If you’re traveling with kids, this place is a must-see. It’s a great way to bring some educational content to your trip. Even if you don’t have kids, it comes highly recommended and should be a great way for you to learn a little bit about the land you’re traveling through and experiencing.
There is a cactus garden at each of the two visitor centers with interpretive signs and ranger-led tours.
Holiday Cactus Caravan
A 1-3/4 hour drive around the loop during the Christmas holidays is led by guides with candlelight. Reservations are required, and you can check out more information here.
This is a fun idea for couples but it’s also great for families of all sizes. Let the guides show you what this amazing bit of land is all about.
Signal Hill Petroglyph Area
Over 200 petroglyphs near Signal Hill on the west side of the park were created between 500 and 1500 years ago. It’s a very interesting place and shows just how long people have roamed and lived in these lands. It’s a great way for you to teach something about history to your kids if you’re camping with them.
Things to Do
Saguro National Park is about experiencing all that this unique place has to offer. Here’s a look at all of the things you can do in the park.
With over 165 miles of trails, hiking is by far the best way to see Saguaro National Park. Trails can take you from 3,000 feet in elevation to over 8,000 feet. Be prepared for desert climates. Here are just a few trails within either side of the park:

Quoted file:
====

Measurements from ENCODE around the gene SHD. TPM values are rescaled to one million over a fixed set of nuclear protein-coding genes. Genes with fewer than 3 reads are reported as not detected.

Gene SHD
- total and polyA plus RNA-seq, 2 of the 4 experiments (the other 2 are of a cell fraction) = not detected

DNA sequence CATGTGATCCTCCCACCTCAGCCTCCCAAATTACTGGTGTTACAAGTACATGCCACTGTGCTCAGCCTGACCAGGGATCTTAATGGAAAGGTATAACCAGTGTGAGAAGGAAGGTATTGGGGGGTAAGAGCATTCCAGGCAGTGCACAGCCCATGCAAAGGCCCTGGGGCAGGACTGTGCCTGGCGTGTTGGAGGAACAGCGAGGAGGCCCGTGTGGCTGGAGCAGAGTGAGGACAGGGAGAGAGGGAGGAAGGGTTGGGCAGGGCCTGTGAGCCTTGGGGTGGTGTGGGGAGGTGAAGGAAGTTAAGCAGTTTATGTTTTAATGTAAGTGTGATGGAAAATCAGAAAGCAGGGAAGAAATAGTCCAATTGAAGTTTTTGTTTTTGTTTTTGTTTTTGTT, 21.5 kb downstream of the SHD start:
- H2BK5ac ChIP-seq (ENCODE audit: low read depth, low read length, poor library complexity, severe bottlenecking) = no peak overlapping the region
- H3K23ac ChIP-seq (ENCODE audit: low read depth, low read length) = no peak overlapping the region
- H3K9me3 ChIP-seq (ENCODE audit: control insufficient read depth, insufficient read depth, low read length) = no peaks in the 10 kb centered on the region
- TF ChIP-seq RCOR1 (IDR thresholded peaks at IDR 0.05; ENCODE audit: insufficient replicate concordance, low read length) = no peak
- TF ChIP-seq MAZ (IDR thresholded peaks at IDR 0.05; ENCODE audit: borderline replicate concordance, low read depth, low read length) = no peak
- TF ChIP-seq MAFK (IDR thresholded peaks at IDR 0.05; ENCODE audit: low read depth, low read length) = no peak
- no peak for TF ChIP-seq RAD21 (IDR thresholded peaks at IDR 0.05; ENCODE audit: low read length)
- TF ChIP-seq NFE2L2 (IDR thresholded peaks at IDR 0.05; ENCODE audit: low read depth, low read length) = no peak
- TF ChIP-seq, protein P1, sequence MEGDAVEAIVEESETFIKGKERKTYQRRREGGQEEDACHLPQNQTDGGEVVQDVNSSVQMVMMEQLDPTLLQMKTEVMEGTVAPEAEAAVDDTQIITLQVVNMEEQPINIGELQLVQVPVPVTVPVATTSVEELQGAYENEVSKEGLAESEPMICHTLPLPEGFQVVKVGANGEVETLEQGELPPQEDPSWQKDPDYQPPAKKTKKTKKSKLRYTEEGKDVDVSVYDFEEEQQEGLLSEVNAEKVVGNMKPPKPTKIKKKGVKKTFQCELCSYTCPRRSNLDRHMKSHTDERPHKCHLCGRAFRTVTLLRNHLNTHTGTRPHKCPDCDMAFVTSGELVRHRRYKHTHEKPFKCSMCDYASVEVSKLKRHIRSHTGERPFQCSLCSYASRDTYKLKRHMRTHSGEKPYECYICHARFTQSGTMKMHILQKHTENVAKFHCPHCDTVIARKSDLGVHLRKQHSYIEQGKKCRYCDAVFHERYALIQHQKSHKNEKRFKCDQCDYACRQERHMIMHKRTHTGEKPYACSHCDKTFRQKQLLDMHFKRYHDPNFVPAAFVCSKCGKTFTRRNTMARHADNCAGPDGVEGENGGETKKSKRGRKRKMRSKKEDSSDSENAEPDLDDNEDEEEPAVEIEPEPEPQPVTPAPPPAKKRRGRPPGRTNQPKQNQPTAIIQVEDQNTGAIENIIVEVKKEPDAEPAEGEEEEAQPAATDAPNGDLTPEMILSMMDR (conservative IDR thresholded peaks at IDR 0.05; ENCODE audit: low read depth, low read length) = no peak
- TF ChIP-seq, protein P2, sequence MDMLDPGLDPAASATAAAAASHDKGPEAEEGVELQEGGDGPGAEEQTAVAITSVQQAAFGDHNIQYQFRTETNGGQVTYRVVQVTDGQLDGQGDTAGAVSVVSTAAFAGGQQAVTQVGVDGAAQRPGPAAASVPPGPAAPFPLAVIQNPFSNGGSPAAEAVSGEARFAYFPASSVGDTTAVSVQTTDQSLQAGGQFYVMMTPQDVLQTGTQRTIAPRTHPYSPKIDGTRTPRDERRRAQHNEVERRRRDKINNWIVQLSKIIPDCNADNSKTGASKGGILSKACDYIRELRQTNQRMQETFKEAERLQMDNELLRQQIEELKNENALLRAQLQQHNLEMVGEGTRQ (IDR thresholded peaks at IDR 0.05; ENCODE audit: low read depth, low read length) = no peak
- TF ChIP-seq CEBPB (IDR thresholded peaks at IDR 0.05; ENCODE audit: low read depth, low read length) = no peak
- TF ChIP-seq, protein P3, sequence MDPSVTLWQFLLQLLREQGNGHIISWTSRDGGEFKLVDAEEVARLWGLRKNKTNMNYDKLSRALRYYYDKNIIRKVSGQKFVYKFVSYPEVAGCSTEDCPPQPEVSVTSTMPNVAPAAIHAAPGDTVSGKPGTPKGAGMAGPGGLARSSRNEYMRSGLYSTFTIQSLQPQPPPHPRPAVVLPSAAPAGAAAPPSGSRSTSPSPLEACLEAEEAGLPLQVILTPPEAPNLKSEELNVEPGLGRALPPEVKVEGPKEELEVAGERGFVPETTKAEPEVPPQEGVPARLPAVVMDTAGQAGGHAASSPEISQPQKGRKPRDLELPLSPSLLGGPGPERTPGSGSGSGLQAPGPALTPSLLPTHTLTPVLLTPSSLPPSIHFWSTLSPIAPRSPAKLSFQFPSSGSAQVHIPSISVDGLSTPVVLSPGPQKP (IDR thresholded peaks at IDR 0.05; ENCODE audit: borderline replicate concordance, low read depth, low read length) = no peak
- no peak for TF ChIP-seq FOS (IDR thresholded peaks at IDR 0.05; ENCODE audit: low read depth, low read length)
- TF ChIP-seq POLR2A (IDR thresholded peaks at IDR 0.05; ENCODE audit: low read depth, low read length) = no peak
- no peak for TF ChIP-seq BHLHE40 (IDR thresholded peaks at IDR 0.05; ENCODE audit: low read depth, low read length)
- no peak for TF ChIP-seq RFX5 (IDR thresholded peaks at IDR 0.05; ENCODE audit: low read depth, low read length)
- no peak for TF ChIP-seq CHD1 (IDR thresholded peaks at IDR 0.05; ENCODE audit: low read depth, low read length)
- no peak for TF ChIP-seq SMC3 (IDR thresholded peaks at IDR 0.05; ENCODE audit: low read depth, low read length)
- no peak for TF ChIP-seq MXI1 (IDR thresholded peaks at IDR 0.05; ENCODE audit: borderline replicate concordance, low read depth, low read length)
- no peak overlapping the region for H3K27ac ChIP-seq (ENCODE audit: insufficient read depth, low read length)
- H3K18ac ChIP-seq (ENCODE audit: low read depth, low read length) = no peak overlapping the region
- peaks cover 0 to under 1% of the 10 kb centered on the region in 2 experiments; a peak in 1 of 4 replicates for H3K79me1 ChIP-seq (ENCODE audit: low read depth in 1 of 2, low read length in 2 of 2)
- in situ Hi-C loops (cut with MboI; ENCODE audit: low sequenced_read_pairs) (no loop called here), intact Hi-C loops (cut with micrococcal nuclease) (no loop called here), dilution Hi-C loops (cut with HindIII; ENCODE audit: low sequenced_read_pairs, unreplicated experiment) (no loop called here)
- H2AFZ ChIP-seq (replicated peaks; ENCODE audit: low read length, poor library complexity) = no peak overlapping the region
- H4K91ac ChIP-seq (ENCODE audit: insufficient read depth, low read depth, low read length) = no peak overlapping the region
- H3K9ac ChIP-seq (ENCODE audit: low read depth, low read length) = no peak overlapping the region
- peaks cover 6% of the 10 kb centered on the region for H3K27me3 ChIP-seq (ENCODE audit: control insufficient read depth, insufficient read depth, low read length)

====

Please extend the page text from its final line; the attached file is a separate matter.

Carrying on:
- Loma Verde Loop – 3.8 miles
- Wild Dog Trail – 1.8 miles
- King Canyon/Gould Mine Loop – 2.4 miles
- Freeman Homestead Trail – 1 mile
- Hope Camp and Ridgeview Trail – 2 miles
- Garwood Dam and Wildhorse Tank – 6.4 miles
- Tanque Verde Ridge Trail – 8.7 miles
- Sendero Esperanza Trail – 8 miles
Hiking is a must for Saguaro National Park. If you plan to visit, plan to go on at least one good hike. This will help you see parts of the park that you cant reach in your RV or vehicle. Here’s some more information on hiking this wonderful national park.
Backpacking is one of the best ways to see the park. Permits are required for backcountry camping, though, so keep that in mind when planning your trip. Here’s some more information on backpacking the park.
Backpacking in Saguaro National Park can be quite the undertaking, so make sure you have all the right gear you need. Camping World sells all sorts of gear, so if you need to get well-equipped, you should have no issues finding what you need.
There are six campgrounds within park boundaries. All are on hiking trails and none have any amenities. Plan carrying plenty of water with you, as none is available along the way. Some of the campgrounds will have water at them, but sometimes this is seasonal.
Here’s more information about the campgrounds in the park:
- Manning Camp
Six campsites exist and a Ranger is usually posted up here between April and September.
- Spud Rock Spring
This is the most remote campground in the park. There are only three campsites here.
- Happy Valley
This campground is accessible via a dirt road that’s not regularly maintained. You’d need a jeep or a lifted truck to get there. There are three sites here.